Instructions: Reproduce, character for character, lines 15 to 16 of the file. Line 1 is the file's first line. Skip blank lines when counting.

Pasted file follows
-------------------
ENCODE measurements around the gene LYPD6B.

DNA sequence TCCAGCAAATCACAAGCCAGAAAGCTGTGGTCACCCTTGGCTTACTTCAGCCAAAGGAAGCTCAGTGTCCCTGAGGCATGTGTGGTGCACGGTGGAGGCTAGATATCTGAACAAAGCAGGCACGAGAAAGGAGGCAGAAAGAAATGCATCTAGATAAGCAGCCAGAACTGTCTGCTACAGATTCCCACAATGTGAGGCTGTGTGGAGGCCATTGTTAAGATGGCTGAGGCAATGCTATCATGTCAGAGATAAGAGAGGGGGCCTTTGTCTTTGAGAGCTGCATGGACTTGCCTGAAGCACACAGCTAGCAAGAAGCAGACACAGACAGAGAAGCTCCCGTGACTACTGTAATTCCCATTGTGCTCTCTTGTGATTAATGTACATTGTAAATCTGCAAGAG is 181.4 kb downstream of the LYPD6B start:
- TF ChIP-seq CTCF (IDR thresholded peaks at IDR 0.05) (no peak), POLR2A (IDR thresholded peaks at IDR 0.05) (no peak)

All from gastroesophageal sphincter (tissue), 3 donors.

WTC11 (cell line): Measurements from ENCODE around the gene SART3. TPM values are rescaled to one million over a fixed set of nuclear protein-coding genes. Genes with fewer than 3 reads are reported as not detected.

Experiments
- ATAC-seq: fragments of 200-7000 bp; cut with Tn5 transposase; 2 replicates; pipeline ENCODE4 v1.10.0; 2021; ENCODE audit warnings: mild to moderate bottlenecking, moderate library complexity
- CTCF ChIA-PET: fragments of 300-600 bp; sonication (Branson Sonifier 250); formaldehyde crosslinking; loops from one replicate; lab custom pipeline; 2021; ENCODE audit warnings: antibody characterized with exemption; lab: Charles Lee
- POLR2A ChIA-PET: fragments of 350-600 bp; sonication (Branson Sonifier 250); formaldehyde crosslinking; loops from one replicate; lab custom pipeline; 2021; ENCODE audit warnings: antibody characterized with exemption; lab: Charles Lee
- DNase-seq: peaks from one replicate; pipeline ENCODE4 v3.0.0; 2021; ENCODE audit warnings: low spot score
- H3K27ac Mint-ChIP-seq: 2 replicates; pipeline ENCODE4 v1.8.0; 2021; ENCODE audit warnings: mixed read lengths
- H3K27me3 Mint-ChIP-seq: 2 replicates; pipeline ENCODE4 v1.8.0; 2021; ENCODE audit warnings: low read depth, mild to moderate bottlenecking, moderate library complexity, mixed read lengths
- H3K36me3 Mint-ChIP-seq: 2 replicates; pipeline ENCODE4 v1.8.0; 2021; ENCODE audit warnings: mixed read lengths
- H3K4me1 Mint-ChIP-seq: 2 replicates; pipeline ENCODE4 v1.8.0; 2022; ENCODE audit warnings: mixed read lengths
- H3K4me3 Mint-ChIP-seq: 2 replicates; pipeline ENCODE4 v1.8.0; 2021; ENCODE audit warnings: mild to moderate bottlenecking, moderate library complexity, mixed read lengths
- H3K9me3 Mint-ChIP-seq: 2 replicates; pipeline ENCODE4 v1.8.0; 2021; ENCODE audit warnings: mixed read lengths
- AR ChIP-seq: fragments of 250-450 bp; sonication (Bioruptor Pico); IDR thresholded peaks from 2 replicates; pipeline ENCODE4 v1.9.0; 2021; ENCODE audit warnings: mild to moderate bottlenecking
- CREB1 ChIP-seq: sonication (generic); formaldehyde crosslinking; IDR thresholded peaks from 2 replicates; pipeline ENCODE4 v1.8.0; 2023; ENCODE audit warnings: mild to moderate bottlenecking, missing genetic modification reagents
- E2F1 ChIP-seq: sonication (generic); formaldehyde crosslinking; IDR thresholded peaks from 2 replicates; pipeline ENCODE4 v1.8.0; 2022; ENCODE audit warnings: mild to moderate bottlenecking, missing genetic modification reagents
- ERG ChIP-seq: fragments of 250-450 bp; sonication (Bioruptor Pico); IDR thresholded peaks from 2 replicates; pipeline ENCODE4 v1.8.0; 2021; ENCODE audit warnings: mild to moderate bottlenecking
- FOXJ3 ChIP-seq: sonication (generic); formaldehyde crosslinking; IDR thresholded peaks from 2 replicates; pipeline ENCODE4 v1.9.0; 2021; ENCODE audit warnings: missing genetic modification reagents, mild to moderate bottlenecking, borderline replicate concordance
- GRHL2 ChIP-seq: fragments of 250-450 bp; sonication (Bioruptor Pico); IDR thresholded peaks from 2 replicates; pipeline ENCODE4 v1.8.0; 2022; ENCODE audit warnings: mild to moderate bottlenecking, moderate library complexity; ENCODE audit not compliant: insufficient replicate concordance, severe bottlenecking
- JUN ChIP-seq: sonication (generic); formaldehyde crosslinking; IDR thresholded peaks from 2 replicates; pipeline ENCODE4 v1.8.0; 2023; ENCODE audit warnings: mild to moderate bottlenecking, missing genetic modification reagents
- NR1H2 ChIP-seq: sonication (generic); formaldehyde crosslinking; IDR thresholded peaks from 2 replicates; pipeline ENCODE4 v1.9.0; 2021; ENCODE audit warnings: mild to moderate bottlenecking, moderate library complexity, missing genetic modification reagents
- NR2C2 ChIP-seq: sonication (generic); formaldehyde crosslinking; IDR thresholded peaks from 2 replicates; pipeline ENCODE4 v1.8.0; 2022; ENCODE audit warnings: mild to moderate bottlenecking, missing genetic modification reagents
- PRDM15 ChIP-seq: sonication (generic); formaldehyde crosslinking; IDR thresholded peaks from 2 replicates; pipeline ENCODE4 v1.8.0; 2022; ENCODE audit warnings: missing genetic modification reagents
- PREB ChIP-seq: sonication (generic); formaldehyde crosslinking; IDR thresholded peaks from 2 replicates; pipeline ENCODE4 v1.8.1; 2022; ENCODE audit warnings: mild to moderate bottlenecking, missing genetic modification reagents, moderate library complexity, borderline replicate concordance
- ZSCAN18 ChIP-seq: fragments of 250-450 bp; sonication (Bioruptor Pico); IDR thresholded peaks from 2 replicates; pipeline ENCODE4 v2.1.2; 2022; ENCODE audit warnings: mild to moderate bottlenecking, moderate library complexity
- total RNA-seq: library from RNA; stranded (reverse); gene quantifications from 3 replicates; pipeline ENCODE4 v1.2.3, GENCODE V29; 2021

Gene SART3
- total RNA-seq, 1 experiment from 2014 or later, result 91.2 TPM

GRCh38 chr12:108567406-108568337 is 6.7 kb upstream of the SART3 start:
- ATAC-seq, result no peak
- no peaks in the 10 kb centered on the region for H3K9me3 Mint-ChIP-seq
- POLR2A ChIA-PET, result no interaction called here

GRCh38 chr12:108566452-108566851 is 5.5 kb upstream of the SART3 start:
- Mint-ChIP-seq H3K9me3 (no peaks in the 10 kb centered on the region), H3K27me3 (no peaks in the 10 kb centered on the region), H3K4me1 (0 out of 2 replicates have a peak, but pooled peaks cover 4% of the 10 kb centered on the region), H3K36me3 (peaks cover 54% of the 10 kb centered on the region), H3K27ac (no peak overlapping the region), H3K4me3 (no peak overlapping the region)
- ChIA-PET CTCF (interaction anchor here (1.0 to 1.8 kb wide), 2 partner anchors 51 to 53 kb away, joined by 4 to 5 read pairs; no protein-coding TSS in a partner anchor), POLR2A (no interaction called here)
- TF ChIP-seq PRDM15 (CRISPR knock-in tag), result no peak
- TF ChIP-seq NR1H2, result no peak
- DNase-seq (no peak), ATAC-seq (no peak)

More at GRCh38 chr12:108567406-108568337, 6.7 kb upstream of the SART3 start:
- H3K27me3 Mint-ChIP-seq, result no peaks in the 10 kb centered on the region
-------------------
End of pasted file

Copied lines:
- H3K4me3 Mint-ChIP-seq: 2 replicates; pipeline ENCODE4 v1.8.0; 2021; ENCODE audit warnings: mild to moderate bottlenecking, moderate library complexity, mixed read lengths
- H3K9me3 Mint-ChIP-seq: 2 replicates; pipeline ENCODE4 v1.8.0; 2021; ENCODE audit warnings: mixed read lengths